Living donor town hall

LEWISBURG — To help raise awareness of the advantages of living-donor liver transplant, UPMC Transplant Services will host a Living-Donor Town Hall from 6 to 7:30 p.m. Thursday in the Terrace Room of the Elaine Langone Center, Bucknell University, 701 Moore Ave., Lewisburg.

During the Town Hall, experts from UPMC Transplant Services will discuss the advantages of living-donor liver transplant over deceased-donor transplant, how to identify a potential donor, and answer questions from the audience.

“The consequences for patients on the waiting list can mean the difference between life and death because the longer they are waiting, the sicker they become,” said Abhinav Humar, M.D., chief of transplant services at UPMC and clinical director of the Thomas E. Starzl Transplantation Institute. “Living-donor liver transplants, in tandem with deceased-donor liver transplants, represents an opportunity to significantly decrease the risk of wait-list mortality, and gives us the ability to transplant a person sooner.”

UPMC’s transplant program expanded earlier this year to offer a liver transplant evaluation clinic at UPMC Williamsport Regional Medical Center.

For more information or to register, call 877-883-4791.

Smithsonian Scientist to lecture at SU

SELINSGROVE — Jackie Faherty, Susquehanna University’s 2019 Claritas Distinguished Speaker in the Sciences, will deliver the lecture “Our Cosmic Ballet,” at 7:30 p.m. Tuesday, Oct. 15, in Stretansky Concert Hall in the Cunningham Center for Music and Art.

This event is free and open to the public.

Faherty is a senior scientist and senior education manager in the American Museum of Natural History’s Department of Astrophysics and the Department of Education.

She will guide her audience through cutting-edge visualizations of the most spectacular astronomical dataset of our time — a virtual tour of hundreds of millions of stars, highlighting astronomers’ revolutionary scientific progress. Her presentation will reveal the history of our galaxy, from recent stellar flybys to long-ago Milky Way mergers.

Working at the forefront of brown dwarf and exoplanet studies, Faherty has written more than 80 peer-reviewed papers on the topic and won numerous top awards and grants. She co-runs the dynamic research group Brown Dwarfs in New York City and the popular citizen science project Backyard Worlds, and is a leading expert in visualizing astronomical data.

Wise Options, Lycoming College offering free counseling

WILLIAMSPORT — Lycoming College is welcoming two Wise Options counselors to campus to support students who have experienced domestic violence, sexual assault or other violent crimes. The counselors have two private rooms that they utilize twice a week.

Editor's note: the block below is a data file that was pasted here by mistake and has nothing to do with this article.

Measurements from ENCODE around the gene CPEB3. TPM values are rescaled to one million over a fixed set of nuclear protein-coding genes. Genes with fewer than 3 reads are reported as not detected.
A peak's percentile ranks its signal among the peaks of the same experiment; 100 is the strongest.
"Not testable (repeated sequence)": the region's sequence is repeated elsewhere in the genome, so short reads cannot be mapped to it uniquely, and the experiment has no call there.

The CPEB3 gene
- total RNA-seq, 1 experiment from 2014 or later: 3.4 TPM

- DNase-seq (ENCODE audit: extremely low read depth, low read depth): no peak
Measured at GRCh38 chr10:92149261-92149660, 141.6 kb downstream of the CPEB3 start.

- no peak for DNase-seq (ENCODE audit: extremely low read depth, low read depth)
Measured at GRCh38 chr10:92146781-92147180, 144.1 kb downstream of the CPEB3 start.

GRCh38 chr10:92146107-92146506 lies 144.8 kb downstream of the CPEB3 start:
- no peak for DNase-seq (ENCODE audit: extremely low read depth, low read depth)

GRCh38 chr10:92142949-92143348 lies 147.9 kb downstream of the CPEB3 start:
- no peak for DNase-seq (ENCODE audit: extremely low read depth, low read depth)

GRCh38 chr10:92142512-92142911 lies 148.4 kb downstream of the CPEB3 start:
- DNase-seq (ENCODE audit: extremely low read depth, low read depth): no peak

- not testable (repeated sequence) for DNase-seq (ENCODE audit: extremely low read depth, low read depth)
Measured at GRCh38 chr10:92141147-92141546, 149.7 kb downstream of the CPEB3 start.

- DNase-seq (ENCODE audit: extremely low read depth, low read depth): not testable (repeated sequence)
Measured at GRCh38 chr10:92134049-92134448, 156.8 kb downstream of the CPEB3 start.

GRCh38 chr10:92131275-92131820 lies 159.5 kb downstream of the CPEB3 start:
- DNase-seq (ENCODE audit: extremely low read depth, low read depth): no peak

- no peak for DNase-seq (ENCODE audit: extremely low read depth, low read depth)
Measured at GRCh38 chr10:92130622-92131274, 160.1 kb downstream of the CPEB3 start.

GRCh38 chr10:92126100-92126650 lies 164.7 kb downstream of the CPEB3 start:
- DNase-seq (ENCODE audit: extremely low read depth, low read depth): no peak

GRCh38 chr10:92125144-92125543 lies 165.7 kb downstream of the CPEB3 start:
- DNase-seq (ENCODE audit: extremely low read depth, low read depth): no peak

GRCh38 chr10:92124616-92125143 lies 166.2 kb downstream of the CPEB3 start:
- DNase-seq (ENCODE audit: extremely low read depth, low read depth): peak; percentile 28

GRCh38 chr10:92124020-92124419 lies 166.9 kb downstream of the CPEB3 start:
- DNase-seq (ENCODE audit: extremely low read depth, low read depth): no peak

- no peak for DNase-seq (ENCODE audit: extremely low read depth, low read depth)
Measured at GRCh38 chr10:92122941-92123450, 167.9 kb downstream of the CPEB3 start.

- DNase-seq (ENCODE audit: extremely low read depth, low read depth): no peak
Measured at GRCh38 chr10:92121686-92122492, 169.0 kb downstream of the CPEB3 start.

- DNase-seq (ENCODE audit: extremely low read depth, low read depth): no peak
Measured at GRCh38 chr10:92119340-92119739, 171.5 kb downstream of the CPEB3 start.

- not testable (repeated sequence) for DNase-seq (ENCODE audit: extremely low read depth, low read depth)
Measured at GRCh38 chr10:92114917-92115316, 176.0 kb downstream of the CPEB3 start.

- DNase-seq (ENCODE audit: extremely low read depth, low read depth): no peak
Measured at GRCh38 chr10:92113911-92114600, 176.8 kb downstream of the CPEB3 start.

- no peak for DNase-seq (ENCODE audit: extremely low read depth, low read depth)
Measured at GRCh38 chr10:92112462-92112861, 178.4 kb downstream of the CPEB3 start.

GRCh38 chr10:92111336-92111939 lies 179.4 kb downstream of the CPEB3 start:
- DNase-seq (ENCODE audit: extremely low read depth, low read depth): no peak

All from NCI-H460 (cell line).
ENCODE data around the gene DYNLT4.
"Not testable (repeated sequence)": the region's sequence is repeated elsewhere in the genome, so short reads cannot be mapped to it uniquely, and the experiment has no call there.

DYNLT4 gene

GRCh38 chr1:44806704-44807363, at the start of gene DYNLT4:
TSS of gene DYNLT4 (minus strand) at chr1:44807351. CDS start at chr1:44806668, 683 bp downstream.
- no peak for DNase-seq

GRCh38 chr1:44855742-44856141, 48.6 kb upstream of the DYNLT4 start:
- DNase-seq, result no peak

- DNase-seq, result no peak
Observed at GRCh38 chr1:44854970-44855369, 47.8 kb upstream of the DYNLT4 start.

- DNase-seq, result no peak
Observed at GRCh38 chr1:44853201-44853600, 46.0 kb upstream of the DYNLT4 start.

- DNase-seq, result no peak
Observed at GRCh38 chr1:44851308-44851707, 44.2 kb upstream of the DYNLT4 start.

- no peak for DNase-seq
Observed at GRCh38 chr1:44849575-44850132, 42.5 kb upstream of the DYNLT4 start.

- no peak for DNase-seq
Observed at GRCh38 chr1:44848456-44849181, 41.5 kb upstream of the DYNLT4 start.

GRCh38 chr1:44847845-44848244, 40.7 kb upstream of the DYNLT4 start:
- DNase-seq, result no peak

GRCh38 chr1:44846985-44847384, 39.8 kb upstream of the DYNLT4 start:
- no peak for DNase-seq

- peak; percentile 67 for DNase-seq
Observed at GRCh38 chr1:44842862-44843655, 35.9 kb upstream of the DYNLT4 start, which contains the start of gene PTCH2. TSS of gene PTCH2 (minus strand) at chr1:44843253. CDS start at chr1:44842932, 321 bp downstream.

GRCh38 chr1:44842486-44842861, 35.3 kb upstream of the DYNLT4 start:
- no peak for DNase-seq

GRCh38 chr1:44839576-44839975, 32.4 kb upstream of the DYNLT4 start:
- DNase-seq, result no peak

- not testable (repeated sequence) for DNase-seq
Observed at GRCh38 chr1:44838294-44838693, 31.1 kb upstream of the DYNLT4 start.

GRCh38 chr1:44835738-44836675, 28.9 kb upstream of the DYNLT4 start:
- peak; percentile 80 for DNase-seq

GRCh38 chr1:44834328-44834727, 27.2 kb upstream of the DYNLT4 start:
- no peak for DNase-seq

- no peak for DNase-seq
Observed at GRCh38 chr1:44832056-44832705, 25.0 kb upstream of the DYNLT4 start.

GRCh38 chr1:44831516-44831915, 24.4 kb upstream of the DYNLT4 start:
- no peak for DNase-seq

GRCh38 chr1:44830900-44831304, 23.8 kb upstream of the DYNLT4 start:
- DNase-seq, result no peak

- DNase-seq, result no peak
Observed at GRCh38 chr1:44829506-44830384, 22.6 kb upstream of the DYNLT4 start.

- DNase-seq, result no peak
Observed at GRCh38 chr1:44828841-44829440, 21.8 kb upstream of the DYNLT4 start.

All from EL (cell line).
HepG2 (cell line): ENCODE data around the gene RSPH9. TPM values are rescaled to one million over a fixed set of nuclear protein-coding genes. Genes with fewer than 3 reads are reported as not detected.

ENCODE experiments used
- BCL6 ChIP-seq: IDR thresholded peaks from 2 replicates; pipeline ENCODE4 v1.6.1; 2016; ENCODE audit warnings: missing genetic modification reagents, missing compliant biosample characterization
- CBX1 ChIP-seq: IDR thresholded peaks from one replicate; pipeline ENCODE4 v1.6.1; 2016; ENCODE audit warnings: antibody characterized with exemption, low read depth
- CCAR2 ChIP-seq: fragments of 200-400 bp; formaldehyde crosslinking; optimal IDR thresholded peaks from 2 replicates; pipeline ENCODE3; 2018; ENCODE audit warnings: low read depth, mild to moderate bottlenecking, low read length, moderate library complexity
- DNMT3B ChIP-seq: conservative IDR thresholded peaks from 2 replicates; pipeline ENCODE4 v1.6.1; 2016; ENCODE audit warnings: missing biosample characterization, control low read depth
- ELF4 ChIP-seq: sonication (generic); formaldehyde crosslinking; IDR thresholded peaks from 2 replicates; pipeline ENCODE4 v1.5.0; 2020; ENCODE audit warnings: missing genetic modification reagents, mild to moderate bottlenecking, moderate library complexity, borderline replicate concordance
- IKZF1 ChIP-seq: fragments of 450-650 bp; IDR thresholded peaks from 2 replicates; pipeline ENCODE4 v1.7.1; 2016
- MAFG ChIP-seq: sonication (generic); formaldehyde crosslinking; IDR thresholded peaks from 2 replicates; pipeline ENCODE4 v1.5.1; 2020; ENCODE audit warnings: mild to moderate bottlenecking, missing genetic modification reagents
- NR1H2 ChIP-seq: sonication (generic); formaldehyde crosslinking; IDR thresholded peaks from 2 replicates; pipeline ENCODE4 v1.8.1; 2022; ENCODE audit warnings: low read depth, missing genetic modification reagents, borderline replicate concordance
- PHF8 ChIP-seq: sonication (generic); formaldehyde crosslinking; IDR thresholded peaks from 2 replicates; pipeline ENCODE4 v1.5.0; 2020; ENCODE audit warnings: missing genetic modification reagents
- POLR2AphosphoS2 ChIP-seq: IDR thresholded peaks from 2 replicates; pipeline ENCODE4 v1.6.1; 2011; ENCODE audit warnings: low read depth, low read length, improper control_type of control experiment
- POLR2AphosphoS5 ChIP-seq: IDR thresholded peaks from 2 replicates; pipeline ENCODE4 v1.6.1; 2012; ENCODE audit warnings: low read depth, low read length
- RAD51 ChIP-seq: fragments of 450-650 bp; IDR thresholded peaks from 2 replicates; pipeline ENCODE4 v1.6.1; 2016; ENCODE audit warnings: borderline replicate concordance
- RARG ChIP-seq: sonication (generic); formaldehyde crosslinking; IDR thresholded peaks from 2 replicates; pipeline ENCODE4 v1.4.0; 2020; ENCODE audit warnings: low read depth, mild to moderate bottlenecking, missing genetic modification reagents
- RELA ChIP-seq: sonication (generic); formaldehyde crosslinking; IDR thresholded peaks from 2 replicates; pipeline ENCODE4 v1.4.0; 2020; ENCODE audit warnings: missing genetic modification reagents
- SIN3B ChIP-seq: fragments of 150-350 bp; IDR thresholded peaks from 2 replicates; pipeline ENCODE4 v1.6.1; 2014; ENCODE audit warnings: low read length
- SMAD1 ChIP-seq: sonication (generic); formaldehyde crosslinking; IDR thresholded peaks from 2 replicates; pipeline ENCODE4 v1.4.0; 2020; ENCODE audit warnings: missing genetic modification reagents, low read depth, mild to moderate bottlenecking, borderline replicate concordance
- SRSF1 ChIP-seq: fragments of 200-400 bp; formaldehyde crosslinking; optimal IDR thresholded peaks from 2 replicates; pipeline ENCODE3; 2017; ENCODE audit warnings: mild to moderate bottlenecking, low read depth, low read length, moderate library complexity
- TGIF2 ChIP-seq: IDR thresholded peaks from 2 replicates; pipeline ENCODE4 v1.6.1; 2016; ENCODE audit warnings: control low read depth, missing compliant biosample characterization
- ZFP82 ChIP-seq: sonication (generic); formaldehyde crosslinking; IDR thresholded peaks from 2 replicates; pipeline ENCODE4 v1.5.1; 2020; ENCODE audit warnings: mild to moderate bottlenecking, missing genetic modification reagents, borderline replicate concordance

Child/Adult Counselor Chloe Philippen will be in the student board room from 11 a.m. to 1 p.m. Mondays. Child/Adult Counselor Rebecca Hosier will be in the Glad Room from 11 a.m. to 1 p.m. Thursdays through the fall semester. At this time they are only be taking walk-ins.

One in five women and one in 16 men experience sexual assault while in college, according to the Pennsylvania Coalition Against Rape. Informing all students about Wise Option’s free services and providing a safe space for them to openly share their experience with a knowledgeable, compassionate advocate is crucial for student success after victimization.

SU rises in ranking

SELINSGROVE—Susquehanna University has risen in the 2020 U.S. News Best Colleges released by U.S. News and World Report, climbing 18 places to No. 117 out of the 223 universities included on the National Liberal Arts Colleges list.

Susquehanna is also included on U.S. News’ ranking of universities with exceptional study abroad programs, placing 26th among the select 56 universities listed and one of only four from Pennsylvania.

Universities on this ranking were chosen through a nomination process by invited college presidents, chief academic officers, deans of students and deans of admissions from more than 1,500 schools. Only colleges and universities that received 10 or more nominations were ranked.

New to U.S. News’ rankings this year is one on social mobility that looked at which universities nationally are most successful at enrolling and graduating large proportions of disadvantaged students who are awarded Federal Pell Grants, the vast majority of which go to students whose adjusted gross family incomes are under $50,000.

Susquehanna ranks 105th out of the 215 universities included in social mobility ranking. Twenty-six percent of Susquehanna’s total enrollment receive Pell grants.

This year’s ranking also includes the proportion of students who are first-generation college students, which was added to the graduation rate performance calculations. This gave schools more credit for their graduation rates achieved with higher proportions of students who were the first in their immediate families to attend college. The data came from the U.S. Department of Education’s College Scorecard.

More than 30% of Susquehanna’s total student body are the first members of their families to go to college.

Chris Brady is managing editor at The Standard-Journal and can be reached at

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